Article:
Let’s all ‘play nice’ in the sandbox




There has been a lot about bullying, anti-Semitism and power struggles in the news recently. Most days I wish to remain blissfully ignorant to the uncivility and outright vitriol that takes place between people and nations.

I stay oblivious for two reasons. The first is that I don’t want to believe that 3,000 years after the Israelites were freed from slavery, oppression still exists. The second reason–and perhaps most important–is that deep down inside, I still have the spirit of a child, and I trust her instinct far better than I trust my adult self.

Anyone who knows me well understands that I have but one political conviction, and I discovered it long before Robert Fulghum authored “All I Really Need to Know I Learned in Kindergarten.” My belief is that we all should just “play nice” in the sandbox. There needn’t be hidden agenda or power plays. With the “play nice” principle, we don’t have to fear losing what we have or not getting what we want.

According to Fulghum, we already have within us the understanding about how to live and what to do. “Wisdom was not at the top of the graduate-school mountain, but there in the sand pile at Sunday School.” Then he lists some simple but sage advice such as play fair, share everything, clean up your own mess, don’t take things that are not yours and apologize. (He also recommends naps and warm cookies with milk!)

Most days, I try to adhere to these guidelines and live my life with integrity, grace and generosity–free from the bondage of insecurity, materialism, jealousy and avariciousness. Most days, I “play nice” and get along well in this world while recognizing I am not alone in the great big sandbox. I strive to seek justice, act mercifully and walk humbly with God (Micah 6:8).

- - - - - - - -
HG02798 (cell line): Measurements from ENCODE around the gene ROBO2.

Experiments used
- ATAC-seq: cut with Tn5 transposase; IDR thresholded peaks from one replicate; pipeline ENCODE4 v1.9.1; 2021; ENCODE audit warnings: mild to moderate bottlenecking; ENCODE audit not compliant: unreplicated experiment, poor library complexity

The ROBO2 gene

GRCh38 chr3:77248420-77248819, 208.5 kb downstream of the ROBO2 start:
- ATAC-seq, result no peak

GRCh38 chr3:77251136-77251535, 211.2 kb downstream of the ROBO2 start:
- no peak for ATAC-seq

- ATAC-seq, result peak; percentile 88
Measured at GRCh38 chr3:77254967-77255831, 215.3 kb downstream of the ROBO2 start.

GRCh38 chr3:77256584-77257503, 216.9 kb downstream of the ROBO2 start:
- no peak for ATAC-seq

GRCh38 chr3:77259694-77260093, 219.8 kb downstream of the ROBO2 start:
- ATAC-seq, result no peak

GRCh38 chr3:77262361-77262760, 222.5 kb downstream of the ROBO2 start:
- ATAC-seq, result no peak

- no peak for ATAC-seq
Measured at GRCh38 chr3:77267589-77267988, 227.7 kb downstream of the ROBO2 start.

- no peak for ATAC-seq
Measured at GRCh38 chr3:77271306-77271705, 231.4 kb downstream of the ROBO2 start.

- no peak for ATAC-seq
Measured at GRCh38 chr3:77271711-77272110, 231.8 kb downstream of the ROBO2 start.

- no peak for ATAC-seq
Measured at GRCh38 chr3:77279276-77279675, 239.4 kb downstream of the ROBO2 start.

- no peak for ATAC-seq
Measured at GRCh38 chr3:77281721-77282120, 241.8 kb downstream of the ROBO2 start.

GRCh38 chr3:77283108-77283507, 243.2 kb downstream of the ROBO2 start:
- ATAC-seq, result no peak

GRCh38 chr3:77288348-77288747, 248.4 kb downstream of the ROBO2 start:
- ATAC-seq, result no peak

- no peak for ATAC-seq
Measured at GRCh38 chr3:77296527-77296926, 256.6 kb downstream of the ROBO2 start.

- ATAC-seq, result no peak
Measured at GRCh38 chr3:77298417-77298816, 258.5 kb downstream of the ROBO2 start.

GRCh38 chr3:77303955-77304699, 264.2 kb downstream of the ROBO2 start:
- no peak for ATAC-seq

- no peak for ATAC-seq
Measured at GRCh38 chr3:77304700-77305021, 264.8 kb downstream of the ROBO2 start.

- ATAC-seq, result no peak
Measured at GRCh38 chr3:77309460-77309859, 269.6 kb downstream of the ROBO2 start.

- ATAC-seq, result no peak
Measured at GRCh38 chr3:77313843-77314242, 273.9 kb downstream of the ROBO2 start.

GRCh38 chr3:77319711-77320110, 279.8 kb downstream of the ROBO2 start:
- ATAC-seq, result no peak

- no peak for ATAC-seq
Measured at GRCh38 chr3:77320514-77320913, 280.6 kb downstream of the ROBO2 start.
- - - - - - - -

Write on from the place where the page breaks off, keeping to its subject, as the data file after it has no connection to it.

Other days, because I am human, I am no better than Pharaoh. The celebration of Pesach rejoices over Israel’s deliverance from captivity in Egypt. (It’s worth noting that the first chapter of Exodus, in which Pharaoh ordered that all the Jewish baby boys would be exterminated by throwing them in the river, was the first recorded account of anti-Semitism in history.) In the desert (the ultimate sandbox), Moses said to Pharaoh (the bully), “Let my people go.” When Pharaoh refused, plagues befell the people of Egypt. The pestilences that followed remind me of the consequences of my own actions when I forget the “play nice” principle. My ego, self-interest, inability to share, insatiability and desires can result in pandemonium. Suddenly my wilderness is afflicted with troubles brought on by my own selfish behaviors.

During this season of celebration from persecution, let’s remind ourselves to act with courtesy and kindness. To go the extra mile, smile an extra smile. To stand up for what we believe in. To protect the innocent, the marginalized and the oppressed. To trust that caring words can resolve all conflicts. And (to paraphrase Fulghum) regardless of your chronological age, when you head out into the world, join hands, look out for traffic  and stick together.

Chag Pesach Sameach!